For daylight scenes, we’d backlight them with HMIs, but for nights, we used black lights, which made those dark streets seem more alive and three-dimensional. Translights can often come off as rather one-dimensional solutions, so we were looking at ways to get a greater sense of depth and life to these static representations. We used paints to give a glowing neon look, and also put tiny magnetic LED lights on them to create the impression of a painted sign and to suggest a false sense of perspective. Those tiny sources would give off a little glimmer as the camera panned left to right, which brought that bit of life suggesting a real environment.
Were there other aspects that you could animate on the translights?
We projected a moving pill-tube onto the translight’s painted metro train. That meant using blacklight on the front [camera] side of the translight, but while using rear projection to project these pills across the backside.
There are ocular equivalents to cell phones and all sorts of other graphic advertising throughout the series. How did you go about creating practical interactives for these hologram-looking forms?
We both had a very close relationship with VFX supervisor Everett Burrell [whose background includes a decade devising makeup effects before his segue into visual effects.] That was essential, since we had to know which things on set they could fix in post, plus how much they would be adding to what we did. We broke down which of the holographic displays gave off interactive light that we needed to create live and which didn’t. Sometimes you didn’t want to bring in too much interactive because it would spill onto the rest of the set when you really only wanted it to read on a particular character. We might use something like a ball of LEDs on a stick to give the impression of light from the hologram. So there’d be one pass with the actor playing the hologram scene right there in the set, then follow that with a clean plate, plus an additional pass for the LED lights. It got very complex, but when you’re storytelling, you have to be very clear about these tech aspects. The audience sees all of these holograms, but sometimes these images are only supposed to be visible to a single character while others remain oblivious to it, so we had to create a ‘bible’ for the lights, explaining which could be seen by everyone, so we’d know what lighting effects were needed to land on each person at any given time.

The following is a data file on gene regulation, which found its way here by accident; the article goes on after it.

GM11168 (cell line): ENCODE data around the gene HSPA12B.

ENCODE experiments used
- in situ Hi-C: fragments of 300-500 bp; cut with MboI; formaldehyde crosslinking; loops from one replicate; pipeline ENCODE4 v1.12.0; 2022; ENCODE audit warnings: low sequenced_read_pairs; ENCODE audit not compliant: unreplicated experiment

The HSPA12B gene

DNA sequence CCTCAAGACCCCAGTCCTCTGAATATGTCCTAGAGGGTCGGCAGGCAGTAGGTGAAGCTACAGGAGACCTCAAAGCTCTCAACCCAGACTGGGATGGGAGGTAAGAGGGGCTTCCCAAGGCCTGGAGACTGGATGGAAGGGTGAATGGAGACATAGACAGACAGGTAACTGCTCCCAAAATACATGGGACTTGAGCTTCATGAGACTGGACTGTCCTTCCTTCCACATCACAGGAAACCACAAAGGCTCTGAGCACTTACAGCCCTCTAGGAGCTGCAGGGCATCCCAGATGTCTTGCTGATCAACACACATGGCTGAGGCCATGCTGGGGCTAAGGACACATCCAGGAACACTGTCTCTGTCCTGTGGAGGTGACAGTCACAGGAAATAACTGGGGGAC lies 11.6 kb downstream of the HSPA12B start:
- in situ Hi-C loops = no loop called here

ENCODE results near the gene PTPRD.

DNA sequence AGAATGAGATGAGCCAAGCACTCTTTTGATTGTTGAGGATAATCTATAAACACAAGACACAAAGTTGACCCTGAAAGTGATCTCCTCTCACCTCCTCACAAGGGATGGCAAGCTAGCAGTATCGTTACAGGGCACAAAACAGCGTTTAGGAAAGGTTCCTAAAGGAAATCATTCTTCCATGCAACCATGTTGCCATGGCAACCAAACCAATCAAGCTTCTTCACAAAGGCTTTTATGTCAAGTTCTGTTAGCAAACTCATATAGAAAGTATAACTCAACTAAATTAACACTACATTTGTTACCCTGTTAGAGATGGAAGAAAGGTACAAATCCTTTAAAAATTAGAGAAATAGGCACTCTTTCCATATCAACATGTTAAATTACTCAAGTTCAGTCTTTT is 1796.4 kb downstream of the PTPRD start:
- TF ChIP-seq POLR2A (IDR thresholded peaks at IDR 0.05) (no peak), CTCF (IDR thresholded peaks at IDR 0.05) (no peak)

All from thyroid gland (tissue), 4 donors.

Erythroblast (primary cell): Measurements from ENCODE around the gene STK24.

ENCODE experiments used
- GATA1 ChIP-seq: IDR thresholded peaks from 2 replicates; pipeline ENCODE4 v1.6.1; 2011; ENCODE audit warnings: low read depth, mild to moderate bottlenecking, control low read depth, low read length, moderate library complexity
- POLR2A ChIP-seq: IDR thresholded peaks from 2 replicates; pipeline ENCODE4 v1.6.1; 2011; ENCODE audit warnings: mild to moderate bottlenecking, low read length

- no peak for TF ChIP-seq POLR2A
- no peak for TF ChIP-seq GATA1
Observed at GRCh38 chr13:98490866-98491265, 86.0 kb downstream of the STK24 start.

Were LEDs your go-to for lighting throughout?
Altered Carbon is lighting heaven for DPs. We could explore the looks in an AI world as well as the real world, so Martin and I ended up using just about every type of lighting unit imaginable. It became a kind of obsession, actually, because that was going to be necessary to depict the range of environments in this future. Since we were showing so many different living conditions, there was not just one default lighting approach, but a whole range of scenarios. We used a lot of sky panels and could change the color on those easily, making huge washes of color as needed. We could put car chases through these streets, changing light color and temperature to vary the environment. LED lets us develop so many variations that would be difficult or most time-consuming to do with tungsten.
Was most of this equipment off-the-shelf?
We ended up making a lot of our own custom LED units, which required a lot of quality-control, because there’s so much LED out there that, for one reason or another, just doesn’t work right out of the box. When you shoot high-speed, some cheaper units will flicker. And there is the potential for banding and frequency problems that weren’t issues with traditional lighting.
Did the dramatic situation — differentiating between the rich living in the sky with the masses below — suggest distinct approaches for camera movement?